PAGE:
Beloved New York City institution Ray's Pizza is in danger of closing at the end of the month.
The Little Italy pizzeria -- known for actually being the original Ray's, before those Original Ray's shops started popping up -- has fallen victim to a legal dispute among heirs with various interests in the building at 27 Prince St., according to the New York Times.
The building includes apartments, the pizzeria and an Italian restaurant. When the eponymous founder died in 2008, a legal battle arose over whether the restaurant's lease was valid and whether it should pay rent. A lawsuit was filed in 2009 and settled this year, according to the Times.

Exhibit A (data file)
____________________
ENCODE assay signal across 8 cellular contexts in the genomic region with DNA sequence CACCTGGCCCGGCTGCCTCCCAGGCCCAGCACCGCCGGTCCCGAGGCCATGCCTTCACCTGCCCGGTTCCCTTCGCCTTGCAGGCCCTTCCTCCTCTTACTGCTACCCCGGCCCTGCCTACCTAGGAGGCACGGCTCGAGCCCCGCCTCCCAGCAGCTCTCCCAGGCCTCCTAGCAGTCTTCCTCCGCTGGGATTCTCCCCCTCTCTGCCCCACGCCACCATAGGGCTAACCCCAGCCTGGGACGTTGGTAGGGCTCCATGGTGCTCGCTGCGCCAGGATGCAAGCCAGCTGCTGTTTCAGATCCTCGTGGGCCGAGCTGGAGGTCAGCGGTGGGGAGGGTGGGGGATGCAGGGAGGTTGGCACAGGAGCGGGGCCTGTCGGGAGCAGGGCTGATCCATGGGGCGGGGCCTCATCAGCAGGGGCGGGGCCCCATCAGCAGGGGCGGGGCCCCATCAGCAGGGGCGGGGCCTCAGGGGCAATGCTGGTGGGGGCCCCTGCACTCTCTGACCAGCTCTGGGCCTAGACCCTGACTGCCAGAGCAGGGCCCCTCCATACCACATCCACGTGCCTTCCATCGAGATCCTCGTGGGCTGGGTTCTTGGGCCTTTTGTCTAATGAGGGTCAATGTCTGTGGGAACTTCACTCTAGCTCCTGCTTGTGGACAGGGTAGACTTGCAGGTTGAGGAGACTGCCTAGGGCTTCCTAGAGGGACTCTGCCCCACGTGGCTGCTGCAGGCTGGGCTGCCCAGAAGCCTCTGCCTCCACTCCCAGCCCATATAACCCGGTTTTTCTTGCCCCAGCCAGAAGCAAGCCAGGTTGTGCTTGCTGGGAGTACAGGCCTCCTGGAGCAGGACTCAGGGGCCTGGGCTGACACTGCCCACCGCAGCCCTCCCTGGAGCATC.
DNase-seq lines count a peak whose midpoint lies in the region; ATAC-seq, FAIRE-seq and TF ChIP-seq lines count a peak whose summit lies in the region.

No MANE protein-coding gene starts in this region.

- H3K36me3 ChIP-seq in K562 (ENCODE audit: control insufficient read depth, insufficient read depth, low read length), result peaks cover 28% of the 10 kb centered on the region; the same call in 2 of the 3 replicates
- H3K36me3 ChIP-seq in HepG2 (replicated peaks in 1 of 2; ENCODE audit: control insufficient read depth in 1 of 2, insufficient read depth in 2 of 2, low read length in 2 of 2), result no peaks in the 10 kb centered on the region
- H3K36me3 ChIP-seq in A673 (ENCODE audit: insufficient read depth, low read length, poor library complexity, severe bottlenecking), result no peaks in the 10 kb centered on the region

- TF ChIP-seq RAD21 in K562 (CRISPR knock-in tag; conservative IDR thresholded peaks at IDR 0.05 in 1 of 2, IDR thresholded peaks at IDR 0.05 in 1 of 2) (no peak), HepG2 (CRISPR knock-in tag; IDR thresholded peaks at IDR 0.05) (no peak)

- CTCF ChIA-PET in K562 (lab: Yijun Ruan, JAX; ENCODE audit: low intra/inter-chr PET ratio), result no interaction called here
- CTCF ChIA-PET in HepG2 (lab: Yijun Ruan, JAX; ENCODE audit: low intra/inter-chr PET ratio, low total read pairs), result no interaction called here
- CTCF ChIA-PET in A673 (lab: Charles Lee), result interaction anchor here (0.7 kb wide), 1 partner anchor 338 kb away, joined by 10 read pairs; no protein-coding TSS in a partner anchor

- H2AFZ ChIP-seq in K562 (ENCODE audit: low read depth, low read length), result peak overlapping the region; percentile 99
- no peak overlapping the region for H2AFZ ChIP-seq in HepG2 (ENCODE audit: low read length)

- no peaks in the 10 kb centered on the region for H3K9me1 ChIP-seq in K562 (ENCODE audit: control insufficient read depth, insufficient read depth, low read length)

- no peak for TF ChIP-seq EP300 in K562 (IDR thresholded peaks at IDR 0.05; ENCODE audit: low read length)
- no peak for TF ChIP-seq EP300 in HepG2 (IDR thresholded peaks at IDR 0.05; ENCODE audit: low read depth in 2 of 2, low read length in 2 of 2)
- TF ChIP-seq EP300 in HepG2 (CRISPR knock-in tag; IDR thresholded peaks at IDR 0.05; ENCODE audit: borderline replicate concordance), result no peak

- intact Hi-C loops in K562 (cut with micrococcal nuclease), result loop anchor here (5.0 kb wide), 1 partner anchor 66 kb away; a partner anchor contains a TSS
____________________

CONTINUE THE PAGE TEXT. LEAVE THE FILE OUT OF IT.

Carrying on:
Now the pizzeria is preparing to vacate the building, though the current manager, 79-year-old Helen Mistretta, insisted to the Times that "it's the end of 27 Prince, not the end of Ray's of Prince Street."
The pizza parlor will remain open through the Feast of San Gennaro, which ends Sept. 25.
The pizzeria was opened in 1959 by Mistretta's cousin Ralph Cuomo, who decided to call his restaurant Ray's in a spin-off of his nickname, Raffie.
Cuomo briefly opened a second Ray's Pizza on the Upper East Side, but sold it to Rosolino Mangano, who kept the name and started opening other pizza shops under the Ray's moniker. There are now at least a dozen Ray's Pizza restaurants in New York City, some with variations on the name, including Famous Ray's, Original Ray's and Famous Original Ray's.